If you want to get punitive damages for your client, you need to hone your argument to the jury and prepare yourself for common sticking points. And don’t forget to remind the jury of the deterrent effect of punitive damages or, as they say in England, “the sting of the shilling.”
The jury sits not only to determine facts, but also to determine punishment. There’s no set standard for applying punitive damages, but the jury should consider the amount of punitive damages that will have a deterrent effect on the defendant in light of
- the defendant’s financial condition;
- the degree of reprehensibility of defendant’s conduct; and
- the reasonableness of the relationship between punitive damages and actual damages.
When arguing for punitive damages for your client, be prepared to do the following:
- Combat a defendant’s sudden show of sincerity. Focus the jury’s attention on the reprehensibility of the conduct. A common but effective analog is the story of the thief who, on being caught, demonstrates deceptive remorse and decides to return his ill-gotten gain. Remind the jury that punishment still justifiably lies ahead for the thief.
- Explain the relativity of money. While you’re urging the jury to sufficiently punish the defendant, you may find yourself in the predicament of requesting a monetary award beyond the comprehension of the lay juror. Use the “theory of the relativity of money” to give the jury a way to conceptualize otherwise intoxicating figures. Present the jury with the story of an individual defendant who has a net worth of $10,000. Clearly, the argument goes, a punitive damage assessment of 10 percent, $1000, would not seem excessive. Similarly, a 10 percent of net worth assessment against a large corporate defendant would appear to be reasonable.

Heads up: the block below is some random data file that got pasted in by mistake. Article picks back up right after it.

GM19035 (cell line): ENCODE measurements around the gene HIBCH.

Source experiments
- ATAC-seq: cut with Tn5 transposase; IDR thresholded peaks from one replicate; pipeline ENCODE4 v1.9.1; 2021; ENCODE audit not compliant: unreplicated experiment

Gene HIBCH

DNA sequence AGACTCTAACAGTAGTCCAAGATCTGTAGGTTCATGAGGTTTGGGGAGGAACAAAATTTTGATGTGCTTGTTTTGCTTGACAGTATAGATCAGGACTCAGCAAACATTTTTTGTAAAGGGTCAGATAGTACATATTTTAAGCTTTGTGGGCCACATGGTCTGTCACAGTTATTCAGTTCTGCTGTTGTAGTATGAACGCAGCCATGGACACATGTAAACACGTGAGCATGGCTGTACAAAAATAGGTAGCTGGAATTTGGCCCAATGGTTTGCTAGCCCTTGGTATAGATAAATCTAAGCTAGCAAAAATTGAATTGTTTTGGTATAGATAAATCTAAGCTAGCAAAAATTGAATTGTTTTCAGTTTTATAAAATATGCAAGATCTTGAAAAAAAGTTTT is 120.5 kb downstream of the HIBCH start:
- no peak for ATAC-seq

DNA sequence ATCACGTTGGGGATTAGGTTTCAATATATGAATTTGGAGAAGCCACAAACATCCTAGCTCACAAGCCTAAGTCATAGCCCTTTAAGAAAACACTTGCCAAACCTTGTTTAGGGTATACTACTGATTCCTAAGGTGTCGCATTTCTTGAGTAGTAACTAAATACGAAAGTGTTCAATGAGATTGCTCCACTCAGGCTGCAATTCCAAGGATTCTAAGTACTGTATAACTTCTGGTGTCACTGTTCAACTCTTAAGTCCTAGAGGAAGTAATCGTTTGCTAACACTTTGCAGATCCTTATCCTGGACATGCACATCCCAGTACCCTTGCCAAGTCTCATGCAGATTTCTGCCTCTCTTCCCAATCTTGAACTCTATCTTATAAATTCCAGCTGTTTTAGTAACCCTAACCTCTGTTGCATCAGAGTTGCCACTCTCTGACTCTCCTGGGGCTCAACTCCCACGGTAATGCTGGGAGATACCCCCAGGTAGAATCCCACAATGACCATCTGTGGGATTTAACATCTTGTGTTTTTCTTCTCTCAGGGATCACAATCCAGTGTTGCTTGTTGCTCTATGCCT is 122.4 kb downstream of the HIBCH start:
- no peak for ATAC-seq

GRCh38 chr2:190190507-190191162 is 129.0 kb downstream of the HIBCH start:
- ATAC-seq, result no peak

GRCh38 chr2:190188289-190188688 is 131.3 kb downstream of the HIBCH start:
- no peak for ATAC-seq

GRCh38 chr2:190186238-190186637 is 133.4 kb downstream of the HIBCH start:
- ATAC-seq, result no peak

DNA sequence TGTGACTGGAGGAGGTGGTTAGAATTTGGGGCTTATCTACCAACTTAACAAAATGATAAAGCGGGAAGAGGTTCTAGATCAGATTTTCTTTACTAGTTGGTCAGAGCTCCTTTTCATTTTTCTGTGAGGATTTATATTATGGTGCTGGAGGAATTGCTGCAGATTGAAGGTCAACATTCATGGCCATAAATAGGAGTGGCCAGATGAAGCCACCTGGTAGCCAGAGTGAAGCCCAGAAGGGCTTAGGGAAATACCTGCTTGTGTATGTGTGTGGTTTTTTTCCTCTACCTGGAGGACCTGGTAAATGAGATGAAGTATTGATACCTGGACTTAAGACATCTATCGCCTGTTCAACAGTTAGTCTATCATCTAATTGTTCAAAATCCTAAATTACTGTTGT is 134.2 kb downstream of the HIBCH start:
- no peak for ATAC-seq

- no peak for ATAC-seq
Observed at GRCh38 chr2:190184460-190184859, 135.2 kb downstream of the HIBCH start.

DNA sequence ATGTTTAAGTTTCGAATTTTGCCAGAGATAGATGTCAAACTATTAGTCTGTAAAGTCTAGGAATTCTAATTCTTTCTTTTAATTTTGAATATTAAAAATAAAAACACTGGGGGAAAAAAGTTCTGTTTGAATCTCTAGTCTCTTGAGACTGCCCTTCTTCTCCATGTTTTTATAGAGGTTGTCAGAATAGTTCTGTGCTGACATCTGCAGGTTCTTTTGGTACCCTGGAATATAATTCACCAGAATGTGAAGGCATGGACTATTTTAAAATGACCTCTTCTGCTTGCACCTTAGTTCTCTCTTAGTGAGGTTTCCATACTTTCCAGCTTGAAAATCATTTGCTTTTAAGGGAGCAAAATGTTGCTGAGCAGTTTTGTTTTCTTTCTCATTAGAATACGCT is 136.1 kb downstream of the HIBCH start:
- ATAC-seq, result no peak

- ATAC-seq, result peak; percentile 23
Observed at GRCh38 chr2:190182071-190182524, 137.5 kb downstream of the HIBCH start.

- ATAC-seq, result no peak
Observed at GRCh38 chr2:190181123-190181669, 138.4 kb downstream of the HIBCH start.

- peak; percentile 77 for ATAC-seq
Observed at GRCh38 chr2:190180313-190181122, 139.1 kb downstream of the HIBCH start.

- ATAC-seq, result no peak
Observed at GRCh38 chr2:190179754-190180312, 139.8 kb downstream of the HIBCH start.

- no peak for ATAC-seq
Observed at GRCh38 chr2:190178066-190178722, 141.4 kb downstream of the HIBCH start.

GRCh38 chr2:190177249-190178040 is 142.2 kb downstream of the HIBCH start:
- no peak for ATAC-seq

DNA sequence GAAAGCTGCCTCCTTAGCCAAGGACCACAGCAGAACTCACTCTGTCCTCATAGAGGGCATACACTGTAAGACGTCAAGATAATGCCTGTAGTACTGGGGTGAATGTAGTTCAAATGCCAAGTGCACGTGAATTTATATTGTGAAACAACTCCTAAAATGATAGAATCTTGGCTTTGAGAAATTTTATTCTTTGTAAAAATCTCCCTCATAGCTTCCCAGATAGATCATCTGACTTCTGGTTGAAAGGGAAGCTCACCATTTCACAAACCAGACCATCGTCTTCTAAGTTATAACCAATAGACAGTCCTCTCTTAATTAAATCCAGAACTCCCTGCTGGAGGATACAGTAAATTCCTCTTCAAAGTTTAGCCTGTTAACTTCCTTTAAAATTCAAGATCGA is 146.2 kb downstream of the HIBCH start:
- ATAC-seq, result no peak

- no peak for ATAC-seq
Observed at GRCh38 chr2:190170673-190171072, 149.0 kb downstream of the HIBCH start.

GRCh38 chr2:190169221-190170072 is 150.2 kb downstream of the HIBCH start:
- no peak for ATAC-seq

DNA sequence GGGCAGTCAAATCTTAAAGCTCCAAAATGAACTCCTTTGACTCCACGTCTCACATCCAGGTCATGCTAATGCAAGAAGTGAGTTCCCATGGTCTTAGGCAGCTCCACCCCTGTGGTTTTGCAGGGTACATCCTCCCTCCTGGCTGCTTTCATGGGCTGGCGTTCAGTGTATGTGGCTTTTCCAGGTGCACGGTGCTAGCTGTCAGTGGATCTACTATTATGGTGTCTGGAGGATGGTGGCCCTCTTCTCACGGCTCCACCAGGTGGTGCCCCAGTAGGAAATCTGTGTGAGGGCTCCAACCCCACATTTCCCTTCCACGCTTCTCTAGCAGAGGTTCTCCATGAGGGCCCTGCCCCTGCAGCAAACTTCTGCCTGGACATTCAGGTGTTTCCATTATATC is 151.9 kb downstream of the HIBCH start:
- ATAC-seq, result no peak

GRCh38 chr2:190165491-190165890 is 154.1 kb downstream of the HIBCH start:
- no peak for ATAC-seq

- Stress the leeway on the relationship between punitive and actual damages. The jury is asked to consider a reasonable relationship between actual and punitive damages, but they’re given great latitude in this regard. In fact, California courts have approved a wide range of punitive damages awards from 200 times actual damages (Wetherbee v United Ins. Co. (1971) 18 CA3d 266, 95 CR 678) to two times general damages (Austin v Duggan (1958) 162 CA2d 580, 328 P2d 224). The desirability of advancing an argument based on a relationship between punitive damages and actual damages is dependent on the size of the compensatory damage figure. But don’t be constrained in argument by a relatively small claim for actual damages; rather, concentrate on the wealth of the defendant and the necessity to adequately punish or make an example of the defendant.
- Ask for a strong message. Be prepared to accentuate the exemplary nature of the punitive damages award by emphasizing the prevention of future harm by the defendant as well as by other potential malfeasants. An appeal to a juror’s sense of civil responsibility, by requesting that the jury “send a message,” has frequently provided the desired result. The “send a message” theme correlates with the assertion that a punitive damages award would benefit the public by discouraging oppression, fraud, or malice by punishing the wrongdoer.
Want further practical advice on how to argue for punitive damages? Turn to CEB’s Persuasive Opening Statements and Closing Arguments Book, chap 8.
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